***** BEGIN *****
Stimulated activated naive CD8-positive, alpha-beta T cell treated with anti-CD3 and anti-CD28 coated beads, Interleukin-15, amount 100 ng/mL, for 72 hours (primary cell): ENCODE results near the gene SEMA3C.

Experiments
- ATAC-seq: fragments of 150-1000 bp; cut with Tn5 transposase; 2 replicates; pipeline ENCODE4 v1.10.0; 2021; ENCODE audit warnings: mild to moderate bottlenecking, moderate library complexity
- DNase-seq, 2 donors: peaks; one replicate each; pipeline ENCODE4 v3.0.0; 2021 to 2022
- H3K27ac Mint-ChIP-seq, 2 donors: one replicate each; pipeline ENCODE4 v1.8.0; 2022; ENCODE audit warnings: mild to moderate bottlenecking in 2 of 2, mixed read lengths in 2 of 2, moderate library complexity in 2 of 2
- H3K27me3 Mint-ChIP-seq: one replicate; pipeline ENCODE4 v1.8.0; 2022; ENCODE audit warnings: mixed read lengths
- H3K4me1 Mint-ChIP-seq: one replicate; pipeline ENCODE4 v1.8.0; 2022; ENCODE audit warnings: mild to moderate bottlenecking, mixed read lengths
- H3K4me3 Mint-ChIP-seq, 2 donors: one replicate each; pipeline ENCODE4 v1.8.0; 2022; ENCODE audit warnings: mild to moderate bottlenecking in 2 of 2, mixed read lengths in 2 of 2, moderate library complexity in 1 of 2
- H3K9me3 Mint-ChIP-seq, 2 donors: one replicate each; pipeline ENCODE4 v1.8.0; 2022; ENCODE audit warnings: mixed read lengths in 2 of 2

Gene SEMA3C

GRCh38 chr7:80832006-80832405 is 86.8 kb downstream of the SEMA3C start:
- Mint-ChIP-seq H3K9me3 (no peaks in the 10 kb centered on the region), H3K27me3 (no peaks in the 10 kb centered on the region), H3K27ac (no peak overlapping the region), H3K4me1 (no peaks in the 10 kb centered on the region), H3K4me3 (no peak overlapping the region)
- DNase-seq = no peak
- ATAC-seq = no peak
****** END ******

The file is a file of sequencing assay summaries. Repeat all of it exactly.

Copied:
Stimulated activated naive CD8-positive, alpha-beta T cell treated with anti-CD3 and anti-CD28 coated beads, Interleukin-15, amount 100 ng/mL, for 72 hours (primary cell): ENCODE results near the gene SEMA3C.

Experiments
- ATAC-seq: fragments of 150-1000 bp; cut with Tn5 transposase; 2 replicates; pipeline ENCODE4 v1.10.0; 2021; ENCODE audit warnings: mild to moderate bottlenecking, moderate library complexity
- DNase-seq, 2 donors: peaks; one replicate each; pipeline ENCODE4 v3.0.0; 2021 to 2022
- H3K27ac Mint-ChIP-seq, 2 donors: one replicate each; pipeline ENCODE4 v1.8.0; 2022; ENCODE audit warnings: mild to moderate bottlenecking in 2 of 2, mixed read lengths in 2 of 2, moderate library complexity in 2 of 2
- H3K27me3 Mint-ChIP-seq: one replicate; pipeline ENCODE4 v1.8.0; 2022; ENCODE audit warnings: mixed read lengths
- H3K4me1 Mint-ChIP-seq: one replicate; pipeline ENCODE4 v1.8.0; 2022; ENCODE audit warnings: mild to moderate bottlenecking, mixed read lengths
- H3K4me3 Mint-ChIP-seq, 2 donors: one replicate each; pipeline ENCODE4 v1.8.0; 2022; ENCODE audit warnings: mild to moderate bottlenecking in 2 of 2, mixed read lengths in 2 of 2, moderate library complexity in 1 of 2
- H3K9me3 Mint-ChIP-seq, 2 donors: one replicate each; pipeline ENCODE4 v1.8.0; 2022; ENCODE audit warnings: mixed read lengths in 2 of 2

Gene SEMA3C

GRCh38 chr7:80832006-80832405 is 86.8 kb downstream of the SEMA3C start:
- Mint-ChIP-seq H3K9me3 (no peaks in the 10 kb centered on the region), H3K27me3 (no peaks in the 10 kb centered on the region), H3K27ac (no peak overlapping the region), H3K4me1 (no peaks in the 10 kb centered on the region), H3K4me3 (no peak overlapping the region)
- DNase-seq = no peak
- ATAC-seq = no peak